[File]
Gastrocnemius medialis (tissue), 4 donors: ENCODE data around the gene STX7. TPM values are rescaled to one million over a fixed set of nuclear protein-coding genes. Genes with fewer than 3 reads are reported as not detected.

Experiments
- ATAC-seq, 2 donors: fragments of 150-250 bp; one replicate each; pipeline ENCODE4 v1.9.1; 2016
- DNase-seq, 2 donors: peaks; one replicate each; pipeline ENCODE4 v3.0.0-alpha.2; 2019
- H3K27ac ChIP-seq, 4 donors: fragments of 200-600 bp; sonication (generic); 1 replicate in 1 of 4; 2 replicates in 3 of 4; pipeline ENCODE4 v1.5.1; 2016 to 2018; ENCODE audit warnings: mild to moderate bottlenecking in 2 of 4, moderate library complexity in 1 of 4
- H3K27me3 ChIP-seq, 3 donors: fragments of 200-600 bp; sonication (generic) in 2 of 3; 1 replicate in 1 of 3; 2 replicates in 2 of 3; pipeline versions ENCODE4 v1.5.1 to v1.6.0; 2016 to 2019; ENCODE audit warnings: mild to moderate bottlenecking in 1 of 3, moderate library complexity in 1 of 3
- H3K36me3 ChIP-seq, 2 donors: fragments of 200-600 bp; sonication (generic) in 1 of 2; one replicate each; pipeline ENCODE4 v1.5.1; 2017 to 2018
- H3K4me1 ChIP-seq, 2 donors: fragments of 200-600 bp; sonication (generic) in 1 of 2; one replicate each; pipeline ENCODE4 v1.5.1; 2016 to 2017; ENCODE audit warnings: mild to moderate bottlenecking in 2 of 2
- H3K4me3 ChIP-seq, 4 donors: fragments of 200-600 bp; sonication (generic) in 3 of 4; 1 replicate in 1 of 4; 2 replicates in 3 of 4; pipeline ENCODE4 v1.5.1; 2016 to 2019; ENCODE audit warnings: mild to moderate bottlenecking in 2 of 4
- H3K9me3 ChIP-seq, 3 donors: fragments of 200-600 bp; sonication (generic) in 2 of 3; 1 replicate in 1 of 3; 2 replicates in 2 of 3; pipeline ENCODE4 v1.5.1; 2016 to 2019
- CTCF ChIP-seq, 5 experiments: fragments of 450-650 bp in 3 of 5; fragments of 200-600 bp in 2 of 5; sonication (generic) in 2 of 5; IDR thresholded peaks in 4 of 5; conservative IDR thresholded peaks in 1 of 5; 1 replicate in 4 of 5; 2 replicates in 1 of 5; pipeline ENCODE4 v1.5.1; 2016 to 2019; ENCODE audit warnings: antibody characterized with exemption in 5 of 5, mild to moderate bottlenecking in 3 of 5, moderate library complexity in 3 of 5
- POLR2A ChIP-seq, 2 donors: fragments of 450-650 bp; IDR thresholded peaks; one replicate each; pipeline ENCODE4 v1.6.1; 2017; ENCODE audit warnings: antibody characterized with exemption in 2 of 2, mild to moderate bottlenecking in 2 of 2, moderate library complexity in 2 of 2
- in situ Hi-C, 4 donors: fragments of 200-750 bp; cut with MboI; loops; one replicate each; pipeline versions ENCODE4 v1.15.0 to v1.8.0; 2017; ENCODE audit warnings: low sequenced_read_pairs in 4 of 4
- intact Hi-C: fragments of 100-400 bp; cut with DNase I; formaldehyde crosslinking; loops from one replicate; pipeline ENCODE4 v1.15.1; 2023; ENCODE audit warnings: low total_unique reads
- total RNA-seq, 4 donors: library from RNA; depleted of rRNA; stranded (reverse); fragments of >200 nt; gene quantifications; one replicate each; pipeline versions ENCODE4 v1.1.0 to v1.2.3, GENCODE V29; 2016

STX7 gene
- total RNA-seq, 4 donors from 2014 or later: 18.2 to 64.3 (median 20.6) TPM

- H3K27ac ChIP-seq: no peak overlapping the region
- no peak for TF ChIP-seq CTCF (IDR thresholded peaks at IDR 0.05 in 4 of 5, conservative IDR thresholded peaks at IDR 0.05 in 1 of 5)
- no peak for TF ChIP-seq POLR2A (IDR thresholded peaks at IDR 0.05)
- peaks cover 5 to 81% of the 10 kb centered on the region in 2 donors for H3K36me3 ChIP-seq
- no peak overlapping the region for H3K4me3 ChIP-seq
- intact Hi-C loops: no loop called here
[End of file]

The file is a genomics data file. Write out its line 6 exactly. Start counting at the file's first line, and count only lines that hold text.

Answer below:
- H3K27me3 ChIP-seq, 3 donors: fragments of 200-600 bp; sonication (generic) in 2 of 3; 1 replicate in 1 of 3; 2 replicates in 2 of 3; pipeline versions ENCODE4 v1.5.1 to v1.6.0; 2016 to 2019; ENCODE audit warnings: mild to moderate bottlenecking in 1 of 3, moderate library complexity in 1 of 3